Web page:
This was the number one question in this week's mailbag. The Patriots are aggressively pursuing upgrades at wide receiver and will continue shopping for high-end receiver talent after losing out on Ridley. However, that might mean waiting until the draft. I'd be stunned if they don't use a premium asset on a receiver this offseason. With that said, let's go over some of their other options:

- 49ers wideout Brandon Aiyuk is a pipe dream from this perspective. San Francisco should be looking to lock up Aiyuk long term. He has developed into their best outside receiver and, for my money, their second-best playmaker behind Christian McCaffrey. Aiyuk has surpassed Deebo Samuel and George Kittle at this stage and is only 25. Why are the 49ers trading him? I doubt they will.

- Bengals WR Tee Higgins is the most obvious big splash the Patriots could make. The Bengals keep kicking the can down the road with Higgins, opting to place the franchise tag on him. It's clear Cincy is wary of extending Higgins due to a large bill coming due for Joe Burrow and Ja'Marr Chase. Eventually, they'll need to get something for Higgins in a trade or lose him for nothing in 2025. I'm guessing the Patriots could pry Higgins out of Cincinnati with the right offer, which would start with the 34th overall pick. Maybe the 34th pick and a 2025 second or third?

- Chargers WR Keenan Allen could be available via trade. Allen wouldn't be my first choice because of his age (31) and a history of nagging injuries. Allen is still playing at a high level, but for how much longer? I'm not a hard no on Allen because he would qualify as a bridge WR1 with younger players coming in, but it's not my first choice.

- After trading Jerry Jeudy, Courtland Sutton might be off the market. If not, Sutton is only 28 years old and fits the same mold we described with Williams (big-bodied X). I'd call the Broncos and see if they're still interested in dealing with Sutton, who was available along with Jeudy.

- This falls into the pipe dream category, but I'd at least call the Eagles on DeVonta Smith. Smith will be a free agent in 2025, so he needs an extension. With an extremely high payroll in Philly, could Smith be available? Probably not, but it's worth a call.

Q: Is there a wide receiver you want the Patriots to sign in free agency?

Although sitting out free agency with an eye toward trades and the draft would be the preferred approach, the Patriots could pivot to Marquise Brown along with Williams. Brown has had some injuries lately and is a rare 5-9, 180-pound receiver who primarily plays on the outside. However, the per-game production was there when he and Kyler Murray were healthy in Arizona, and the Pats don't have a proven deep threat. I'm wary of Brown because of the redundancies to Pop Douglas and declining product. Could his smaller frame be deteriorating?

The other name being floated is Bengals wideout Tyler Boyd. Boyd has been an efficient slot receiver over the years in Cincy but is the same age as Ridley (29). The difference between the two players is speed and production. Boyd is more technician than burner, similar to Jakobi Meyers, while his targets have declined with Chase and Higgins emerging. Boyd would seem redundant to Kendrick Bourne, though, which is why my preference is to give those reps to a rookie.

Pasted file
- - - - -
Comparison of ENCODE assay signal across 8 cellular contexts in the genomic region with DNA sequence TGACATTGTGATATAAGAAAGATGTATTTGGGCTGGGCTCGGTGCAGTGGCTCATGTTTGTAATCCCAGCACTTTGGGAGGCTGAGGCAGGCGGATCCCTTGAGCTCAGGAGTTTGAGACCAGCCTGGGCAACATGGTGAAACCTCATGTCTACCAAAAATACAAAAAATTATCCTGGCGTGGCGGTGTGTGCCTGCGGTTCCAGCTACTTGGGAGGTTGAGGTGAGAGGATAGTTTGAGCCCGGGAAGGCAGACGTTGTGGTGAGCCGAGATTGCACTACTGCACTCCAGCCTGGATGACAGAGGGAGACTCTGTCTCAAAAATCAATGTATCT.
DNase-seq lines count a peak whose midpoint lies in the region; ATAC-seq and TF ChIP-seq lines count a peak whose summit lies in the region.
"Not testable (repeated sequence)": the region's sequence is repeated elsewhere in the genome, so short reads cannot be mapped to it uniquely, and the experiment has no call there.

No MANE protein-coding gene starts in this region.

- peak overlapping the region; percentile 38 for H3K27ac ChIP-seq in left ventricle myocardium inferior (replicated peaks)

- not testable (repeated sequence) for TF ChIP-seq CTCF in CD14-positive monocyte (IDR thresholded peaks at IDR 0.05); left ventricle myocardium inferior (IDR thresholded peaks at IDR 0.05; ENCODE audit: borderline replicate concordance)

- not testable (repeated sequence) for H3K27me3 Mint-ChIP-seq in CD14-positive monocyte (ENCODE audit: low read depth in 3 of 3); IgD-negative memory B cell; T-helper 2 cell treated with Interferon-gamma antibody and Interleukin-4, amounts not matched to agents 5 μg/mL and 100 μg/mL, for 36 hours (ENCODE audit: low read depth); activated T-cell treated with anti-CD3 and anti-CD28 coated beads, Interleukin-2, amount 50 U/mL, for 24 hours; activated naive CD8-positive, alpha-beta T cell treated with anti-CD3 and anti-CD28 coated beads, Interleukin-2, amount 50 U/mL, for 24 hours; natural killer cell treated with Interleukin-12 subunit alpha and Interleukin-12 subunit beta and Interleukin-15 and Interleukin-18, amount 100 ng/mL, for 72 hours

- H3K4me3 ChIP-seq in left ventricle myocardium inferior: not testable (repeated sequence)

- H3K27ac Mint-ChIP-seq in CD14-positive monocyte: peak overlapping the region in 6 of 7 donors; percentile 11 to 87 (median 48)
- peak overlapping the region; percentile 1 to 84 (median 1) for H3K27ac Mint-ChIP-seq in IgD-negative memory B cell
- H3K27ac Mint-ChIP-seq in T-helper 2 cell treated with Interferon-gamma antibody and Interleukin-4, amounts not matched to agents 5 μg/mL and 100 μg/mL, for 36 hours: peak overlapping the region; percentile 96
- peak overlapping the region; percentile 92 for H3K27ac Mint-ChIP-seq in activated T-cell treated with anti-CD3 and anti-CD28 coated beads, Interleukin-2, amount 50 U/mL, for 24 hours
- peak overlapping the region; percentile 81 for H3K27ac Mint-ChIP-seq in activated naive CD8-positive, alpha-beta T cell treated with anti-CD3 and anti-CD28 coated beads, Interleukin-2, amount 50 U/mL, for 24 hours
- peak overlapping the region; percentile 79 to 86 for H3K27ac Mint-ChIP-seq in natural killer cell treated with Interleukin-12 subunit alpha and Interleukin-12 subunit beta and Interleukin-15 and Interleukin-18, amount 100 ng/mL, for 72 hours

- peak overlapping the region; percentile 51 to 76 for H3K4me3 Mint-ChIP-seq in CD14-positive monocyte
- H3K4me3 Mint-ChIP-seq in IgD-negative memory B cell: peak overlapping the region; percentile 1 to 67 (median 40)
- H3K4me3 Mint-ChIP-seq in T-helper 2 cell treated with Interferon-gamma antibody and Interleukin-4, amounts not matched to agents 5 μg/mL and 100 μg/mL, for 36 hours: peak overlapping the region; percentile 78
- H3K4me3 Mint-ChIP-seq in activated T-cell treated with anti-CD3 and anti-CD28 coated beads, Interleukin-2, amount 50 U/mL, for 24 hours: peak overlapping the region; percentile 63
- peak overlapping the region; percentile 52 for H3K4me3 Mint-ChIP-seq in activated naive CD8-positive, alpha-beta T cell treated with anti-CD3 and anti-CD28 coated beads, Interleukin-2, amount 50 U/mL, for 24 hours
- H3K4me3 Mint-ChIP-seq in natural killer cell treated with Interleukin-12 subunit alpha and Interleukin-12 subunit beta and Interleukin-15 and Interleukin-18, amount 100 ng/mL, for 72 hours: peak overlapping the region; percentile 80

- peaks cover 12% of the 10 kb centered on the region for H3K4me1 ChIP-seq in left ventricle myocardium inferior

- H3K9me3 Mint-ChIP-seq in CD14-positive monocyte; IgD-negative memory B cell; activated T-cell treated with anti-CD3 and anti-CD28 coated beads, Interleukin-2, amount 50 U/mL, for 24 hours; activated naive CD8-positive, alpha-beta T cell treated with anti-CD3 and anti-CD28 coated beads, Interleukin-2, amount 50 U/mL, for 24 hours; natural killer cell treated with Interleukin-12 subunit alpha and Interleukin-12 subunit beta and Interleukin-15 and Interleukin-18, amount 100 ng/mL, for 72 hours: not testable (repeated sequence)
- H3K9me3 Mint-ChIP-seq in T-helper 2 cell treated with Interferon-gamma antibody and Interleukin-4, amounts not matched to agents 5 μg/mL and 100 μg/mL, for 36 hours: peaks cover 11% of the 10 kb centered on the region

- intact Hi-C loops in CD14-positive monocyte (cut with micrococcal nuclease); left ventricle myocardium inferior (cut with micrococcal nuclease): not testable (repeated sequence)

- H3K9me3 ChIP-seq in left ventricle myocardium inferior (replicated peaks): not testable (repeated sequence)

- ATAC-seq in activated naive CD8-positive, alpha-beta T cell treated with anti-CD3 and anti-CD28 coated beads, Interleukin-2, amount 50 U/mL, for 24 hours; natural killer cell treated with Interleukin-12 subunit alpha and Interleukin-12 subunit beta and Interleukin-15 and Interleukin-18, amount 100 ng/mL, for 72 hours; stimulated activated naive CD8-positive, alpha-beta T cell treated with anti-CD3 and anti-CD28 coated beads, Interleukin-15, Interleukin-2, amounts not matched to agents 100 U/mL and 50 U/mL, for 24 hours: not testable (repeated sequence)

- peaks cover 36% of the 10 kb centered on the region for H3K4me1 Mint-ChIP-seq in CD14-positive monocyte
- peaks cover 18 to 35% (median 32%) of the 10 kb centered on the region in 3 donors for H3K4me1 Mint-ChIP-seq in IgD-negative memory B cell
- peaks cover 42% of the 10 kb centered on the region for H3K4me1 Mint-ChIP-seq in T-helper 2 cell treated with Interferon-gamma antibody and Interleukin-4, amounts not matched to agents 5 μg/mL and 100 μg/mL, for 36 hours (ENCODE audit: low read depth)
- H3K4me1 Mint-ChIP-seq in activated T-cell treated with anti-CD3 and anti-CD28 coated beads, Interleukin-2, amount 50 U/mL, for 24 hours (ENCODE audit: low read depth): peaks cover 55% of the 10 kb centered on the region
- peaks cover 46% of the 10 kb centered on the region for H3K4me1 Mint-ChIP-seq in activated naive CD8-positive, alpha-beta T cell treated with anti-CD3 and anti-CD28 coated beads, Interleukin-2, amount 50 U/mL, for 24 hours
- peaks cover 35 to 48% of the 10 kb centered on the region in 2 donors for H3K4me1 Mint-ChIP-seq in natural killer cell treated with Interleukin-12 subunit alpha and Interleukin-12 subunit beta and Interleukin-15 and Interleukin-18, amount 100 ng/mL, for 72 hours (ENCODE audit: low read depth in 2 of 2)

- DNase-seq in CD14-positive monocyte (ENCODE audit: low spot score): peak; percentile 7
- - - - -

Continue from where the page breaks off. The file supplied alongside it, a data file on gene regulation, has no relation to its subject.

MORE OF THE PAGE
Q: With the lack of receiving talent available, why is there not more focus on drafting Marvin Harrison Jr.? - Willie the Kid

I totally understand the appeal for fans with Harrison. We've been clamoring for a wide receiver with his talent level for years, and there's a strong case to be made he'll be the best overall player on the board. However, MHJ at this juncture makes no sense. You don't start a rebuild with a wide receiver, and that's not me saying that. It goes back to Bill Walsh's theory that the receiver should be the last piece to the puzzle.

Rebuilding a football team is like building a house. Would you start building a house with state-of-the-art appliances and fancy granite countertops? No, of course not. That's doing it backward. You start by laying a solid foundation and build up from there. That's scheme, quarterback, and offensive line in football. We all want shiny new toys, but where will you put that granite countertop if you don't build the house first? On a pile of dirt? Didn't think so.

North Carolina quarterback Drake Maye.
North Carolina quarterback Drake Maye.

Q: Convince me why Drake Maye is the guy because I'm not seeing it so far. - Ethan J

Everyone probably knows my preference is Drake Maye for the Patriots in the first round. I'll have a more detailed analysis shortly on all these quarterbacks, but here's a quick sales pitch on Maye: Over the last two seasons, Maye led all college football with 79 big-time throws, which are those franchise QB-level plays. In that same timeframe, Maye has a very good turnover-worthy play rate of 2.2%. In short, you have a combination of a high-level playmaker on and off-script with a quarterback who doesn't turn the ball over. That's a solid foundation to build on moving forward, with Maye hopefully cleaning up the details mechanically in the pros.

Q: What are your thoughts on the Patriots trading the No. 3 pick to the Giants for No. 6, No. 47, and a 2025 first-round pick? - Melvin B

According to the MMQB's Albert Breer, the Giants have called teams about trading up in the draft presumably for a quarterback. The bottom line for the Patriots is it depends on how much they like the quarterback class. If they love Daniels or Maye, they should be the pick. If they don't, they should absolutely trade down to a QB-needy team. After the Falcons signed Kirk Cousins, the Giants (No. 6), Vikings (No. 11), Broncos (No. 12), and Raiders (No. 13) are the most likely trade partners.

The trade with the Giants is the one I'd entertain as New England. It still allows you to stay in range for a blue-chipper like Joe Alt, Olu Fashanu, Malik Nabers, or Rome Odunze while adding the extra picks. Again, I'd stick at three for the QB. But if the Pats aren't sold on these quarterbacks, that's the best trade down scenario. I hate losing out on a blue-chip prospect by trading out of the top 10 – this team needs elite talent.

DISCLAIMER: The views and thoughts expressed in this article are those of the writer and don't necessarily reflect those of the organization. Read Full Disclaimer